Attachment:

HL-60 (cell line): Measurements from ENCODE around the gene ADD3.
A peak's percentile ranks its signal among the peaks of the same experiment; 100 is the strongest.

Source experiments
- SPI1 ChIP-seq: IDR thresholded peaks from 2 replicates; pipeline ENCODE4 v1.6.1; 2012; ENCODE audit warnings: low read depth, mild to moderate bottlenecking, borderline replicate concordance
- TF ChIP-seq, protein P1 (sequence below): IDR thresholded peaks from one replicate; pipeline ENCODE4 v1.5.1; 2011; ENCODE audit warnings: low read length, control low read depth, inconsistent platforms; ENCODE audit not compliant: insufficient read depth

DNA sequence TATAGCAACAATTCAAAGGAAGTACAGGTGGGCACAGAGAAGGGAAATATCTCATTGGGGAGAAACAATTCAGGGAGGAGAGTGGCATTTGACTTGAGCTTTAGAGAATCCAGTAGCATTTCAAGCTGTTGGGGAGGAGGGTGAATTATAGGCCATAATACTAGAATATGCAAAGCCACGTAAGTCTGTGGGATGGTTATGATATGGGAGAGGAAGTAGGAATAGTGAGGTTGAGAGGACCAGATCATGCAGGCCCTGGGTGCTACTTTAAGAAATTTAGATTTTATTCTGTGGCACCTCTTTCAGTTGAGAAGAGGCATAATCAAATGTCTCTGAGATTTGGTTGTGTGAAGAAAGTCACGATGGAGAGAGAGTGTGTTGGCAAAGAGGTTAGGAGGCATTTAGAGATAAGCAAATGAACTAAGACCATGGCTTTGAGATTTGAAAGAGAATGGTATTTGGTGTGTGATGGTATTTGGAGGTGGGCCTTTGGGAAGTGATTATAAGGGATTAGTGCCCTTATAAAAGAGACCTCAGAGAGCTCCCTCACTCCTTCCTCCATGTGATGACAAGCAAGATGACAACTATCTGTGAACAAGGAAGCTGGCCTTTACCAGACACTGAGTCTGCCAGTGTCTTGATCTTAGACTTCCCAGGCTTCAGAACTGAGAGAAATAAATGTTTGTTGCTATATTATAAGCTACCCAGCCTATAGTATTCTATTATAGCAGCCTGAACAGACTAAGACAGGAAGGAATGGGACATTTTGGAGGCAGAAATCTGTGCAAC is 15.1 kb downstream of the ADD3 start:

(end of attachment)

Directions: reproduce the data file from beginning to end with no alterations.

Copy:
HL-60 (cell line): Measurements from ENCODE around the gene ADD3.
A peak's percentile ranks its signal among the peaks of the same experiment; 100 is the strongest.

Source experiments
- SPI1 ChIP-seq: IDR thresholded peaks from 2 replicates; pipeline ENCODE4 v1.6.1; 2012; ENCODE audit warnings: low read depth, mild to moderate bottlenecking, borderline replicate concordance
- TF ChIP-seq, protein P1 (sequence below): IDR thresholded peaks from one replicate; pipeline ENCODE4 v1.5.1; 2011; ENCODE audit warnings: low read length, control low read depth, inconsistent platforms; ENCODE audit not compliant: insufficient read depth

DNA sequence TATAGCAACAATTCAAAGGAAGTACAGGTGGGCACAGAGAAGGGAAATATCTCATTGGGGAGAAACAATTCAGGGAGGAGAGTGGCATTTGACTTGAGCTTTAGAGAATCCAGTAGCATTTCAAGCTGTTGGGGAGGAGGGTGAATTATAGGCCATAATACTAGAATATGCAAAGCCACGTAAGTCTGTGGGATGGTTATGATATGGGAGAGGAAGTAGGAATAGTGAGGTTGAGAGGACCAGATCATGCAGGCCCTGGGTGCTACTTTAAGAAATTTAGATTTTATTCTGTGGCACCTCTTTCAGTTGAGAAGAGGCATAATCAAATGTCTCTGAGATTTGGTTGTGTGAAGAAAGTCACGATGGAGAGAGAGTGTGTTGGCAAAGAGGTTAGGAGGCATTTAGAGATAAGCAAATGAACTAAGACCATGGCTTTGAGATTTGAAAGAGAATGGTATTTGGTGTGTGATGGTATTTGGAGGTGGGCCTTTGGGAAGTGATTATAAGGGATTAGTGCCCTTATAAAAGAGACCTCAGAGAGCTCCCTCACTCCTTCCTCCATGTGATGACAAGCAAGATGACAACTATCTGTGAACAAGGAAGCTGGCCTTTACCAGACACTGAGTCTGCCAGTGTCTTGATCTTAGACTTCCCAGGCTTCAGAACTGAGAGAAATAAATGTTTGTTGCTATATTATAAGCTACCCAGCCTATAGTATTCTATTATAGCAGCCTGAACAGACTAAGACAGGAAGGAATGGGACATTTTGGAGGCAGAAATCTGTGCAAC is 15.1 kb downstream of the ADD3 start: